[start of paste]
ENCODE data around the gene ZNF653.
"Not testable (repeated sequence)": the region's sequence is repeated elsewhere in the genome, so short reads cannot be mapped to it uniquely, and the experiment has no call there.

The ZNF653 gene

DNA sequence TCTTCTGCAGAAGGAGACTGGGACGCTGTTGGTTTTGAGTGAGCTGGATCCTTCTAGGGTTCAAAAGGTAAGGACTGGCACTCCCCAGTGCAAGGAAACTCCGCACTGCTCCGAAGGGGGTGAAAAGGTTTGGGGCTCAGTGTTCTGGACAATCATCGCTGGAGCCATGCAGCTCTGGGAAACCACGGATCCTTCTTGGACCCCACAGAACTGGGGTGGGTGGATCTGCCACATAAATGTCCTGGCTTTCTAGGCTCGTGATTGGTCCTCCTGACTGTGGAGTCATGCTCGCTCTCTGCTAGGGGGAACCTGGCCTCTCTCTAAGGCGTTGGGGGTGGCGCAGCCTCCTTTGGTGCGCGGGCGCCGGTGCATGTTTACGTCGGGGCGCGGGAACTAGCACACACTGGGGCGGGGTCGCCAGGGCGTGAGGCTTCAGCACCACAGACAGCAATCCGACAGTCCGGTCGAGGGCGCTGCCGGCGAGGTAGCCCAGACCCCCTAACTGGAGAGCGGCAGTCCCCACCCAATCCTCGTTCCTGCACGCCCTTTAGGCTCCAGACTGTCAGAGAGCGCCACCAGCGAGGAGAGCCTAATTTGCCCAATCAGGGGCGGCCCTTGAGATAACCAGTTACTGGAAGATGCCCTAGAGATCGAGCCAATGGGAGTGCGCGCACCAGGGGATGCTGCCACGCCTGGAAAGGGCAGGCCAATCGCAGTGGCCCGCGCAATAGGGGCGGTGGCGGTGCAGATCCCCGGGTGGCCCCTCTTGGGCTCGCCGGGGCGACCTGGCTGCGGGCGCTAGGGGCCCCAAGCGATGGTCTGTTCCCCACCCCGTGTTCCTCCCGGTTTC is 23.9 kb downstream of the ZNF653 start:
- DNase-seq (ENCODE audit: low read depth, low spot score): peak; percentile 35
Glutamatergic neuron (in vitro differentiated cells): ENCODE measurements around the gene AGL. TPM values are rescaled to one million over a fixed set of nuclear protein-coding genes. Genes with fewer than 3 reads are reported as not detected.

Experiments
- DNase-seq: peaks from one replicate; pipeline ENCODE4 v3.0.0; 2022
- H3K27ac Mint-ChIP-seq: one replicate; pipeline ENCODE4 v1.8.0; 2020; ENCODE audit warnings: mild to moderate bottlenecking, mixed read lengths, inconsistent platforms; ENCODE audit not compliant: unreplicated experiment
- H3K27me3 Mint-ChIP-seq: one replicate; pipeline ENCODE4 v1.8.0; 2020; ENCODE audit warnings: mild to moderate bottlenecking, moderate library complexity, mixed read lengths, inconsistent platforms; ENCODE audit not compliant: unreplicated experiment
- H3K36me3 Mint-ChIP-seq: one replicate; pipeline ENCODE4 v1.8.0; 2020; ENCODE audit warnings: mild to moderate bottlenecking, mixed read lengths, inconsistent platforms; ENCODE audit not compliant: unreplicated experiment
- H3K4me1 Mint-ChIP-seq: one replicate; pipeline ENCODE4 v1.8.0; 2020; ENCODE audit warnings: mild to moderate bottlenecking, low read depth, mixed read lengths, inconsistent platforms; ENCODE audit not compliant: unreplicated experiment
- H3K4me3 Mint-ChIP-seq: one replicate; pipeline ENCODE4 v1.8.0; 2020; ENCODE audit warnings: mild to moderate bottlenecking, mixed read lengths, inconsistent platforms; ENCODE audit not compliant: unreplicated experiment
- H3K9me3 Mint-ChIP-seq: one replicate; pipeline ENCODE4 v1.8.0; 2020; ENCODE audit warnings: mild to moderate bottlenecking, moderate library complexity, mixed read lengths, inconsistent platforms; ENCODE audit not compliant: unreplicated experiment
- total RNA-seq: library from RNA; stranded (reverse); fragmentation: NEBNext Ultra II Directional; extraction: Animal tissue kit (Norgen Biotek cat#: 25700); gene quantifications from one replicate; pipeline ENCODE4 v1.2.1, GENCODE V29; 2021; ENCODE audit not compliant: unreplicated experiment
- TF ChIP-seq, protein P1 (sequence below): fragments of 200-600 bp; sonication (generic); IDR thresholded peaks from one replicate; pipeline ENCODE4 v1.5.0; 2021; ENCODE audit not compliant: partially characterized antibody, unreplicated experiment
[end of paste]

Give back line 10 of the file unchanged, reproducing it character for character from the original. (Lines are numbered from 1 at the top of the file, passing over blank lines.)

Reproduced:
- H3K27me3 Mint-ChIP-seq: one replicate; pipeline ENCODE4 v1.8.0; 2020; ENCODE audit warnings: mild to moderate bottlenecking, moderate library complexity, mixed read lengths, inconsistent platforms; ENCODE audit not compliant: unreplicated experiment